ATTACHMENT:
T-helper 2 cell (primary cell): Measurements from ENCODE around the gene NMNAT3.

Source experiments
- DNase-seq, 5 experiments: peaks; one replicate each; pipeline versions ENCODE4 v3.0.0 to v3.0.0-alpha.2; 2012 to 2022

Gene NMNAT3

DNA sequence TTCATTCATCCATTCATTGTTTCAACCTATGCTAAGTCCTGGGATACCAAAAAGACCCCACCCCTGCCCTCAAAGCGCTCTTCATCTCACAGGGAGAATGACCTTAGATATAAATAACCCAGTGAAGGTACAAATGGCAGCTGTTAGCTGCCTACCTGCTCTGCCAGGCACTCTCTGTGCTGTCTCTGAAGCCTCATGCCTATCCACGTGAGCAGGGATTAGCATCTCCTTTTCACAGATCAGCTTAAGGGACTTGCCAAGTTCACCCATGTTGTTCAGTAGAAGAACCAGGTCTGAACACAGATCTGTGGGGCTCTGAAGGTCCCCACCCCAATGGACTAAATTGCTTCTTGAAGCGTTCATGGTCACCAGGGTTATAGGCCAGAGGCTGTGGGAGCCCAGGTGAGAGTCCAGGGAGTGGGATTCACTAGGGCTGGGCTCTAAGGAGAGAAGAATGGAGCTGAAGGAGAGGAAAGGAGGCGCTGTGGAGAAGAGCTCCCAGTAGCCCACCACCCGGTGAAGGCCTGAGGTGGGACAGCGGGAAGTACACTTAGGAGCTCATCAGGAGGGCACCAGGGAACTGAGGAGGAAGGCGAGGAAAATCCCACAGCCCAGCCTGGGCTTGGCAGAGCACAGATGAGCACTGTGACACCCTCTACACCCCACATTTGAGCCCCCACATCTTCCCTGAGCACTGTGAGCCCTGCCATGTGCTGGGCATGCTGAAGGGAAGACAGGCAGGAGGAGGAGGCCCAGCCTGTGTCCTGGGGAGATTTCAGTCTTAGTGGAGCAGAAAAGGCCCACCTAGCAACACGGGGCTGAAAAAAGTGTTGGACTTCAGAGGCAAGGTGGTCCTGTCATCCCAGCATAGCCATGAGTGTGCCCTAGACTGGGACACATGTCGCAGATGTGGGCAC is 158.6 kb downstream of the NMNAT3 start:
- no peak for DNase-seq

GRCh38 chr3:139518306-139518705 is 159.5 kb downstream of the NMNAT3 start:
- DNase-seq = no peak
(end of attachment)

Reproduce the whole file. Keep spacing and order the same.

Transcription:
T-helper 2 cell (primary cell): Measurements from ENCODE around the gene NMNAT3.

Source experiments
- DNase-seq, 5 experiments: peaks; one replicate each; pipeline versions ENCODE4 v3.0.0 to v3.0.0-alpha.2; 2012 to 2022

Gene NMNAT3

DNA sequence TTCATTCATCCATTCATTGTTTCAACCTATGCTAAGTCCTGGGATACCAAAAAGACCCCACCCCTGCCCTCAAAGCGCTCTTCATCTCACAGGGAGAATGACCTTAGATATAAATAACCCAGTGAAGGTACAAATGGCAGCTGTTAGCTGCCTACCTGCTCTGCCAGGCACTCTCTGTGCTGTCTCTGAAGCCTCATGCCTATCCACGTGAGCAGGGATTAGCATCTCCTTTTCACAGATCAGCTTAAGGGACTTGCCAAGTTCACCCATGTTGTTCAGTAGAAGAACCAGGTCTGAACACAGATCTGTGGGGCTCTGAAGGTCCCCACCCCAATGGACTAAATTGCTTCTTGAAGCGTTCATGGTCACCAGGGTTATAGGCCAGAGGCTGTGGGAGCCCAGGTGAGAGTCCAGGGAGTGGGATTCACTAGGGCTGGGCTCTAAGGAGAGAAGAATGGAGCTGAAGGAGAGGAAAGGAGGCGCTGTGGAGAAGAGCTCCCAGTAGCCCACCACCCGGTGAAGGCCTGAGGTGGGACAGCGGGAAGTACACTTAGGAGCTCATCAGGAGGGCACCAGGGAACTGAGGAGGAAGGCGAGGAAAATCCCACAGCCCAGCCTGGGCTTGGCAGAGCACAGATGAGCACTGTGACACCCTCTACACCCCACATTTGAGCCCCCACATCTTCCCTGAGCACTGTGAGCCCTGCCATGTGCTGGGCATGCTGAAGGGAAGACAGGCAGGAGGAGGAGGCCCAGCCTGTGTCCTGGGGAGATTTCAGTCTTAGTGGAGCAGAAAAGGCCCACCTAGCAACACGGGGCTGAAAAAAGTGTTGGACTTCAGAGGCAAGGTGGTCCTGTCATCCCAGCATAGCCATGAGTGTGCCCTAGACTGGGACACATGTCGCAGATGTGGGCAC is 158.6 kb downstream of the NMNAT3 start:
- no peak for DNase-seq

GRCh38 chr3:139518306-139518705 is 159.5 kb downstream of the NMNAT3 start:
- DNase-seq = no peak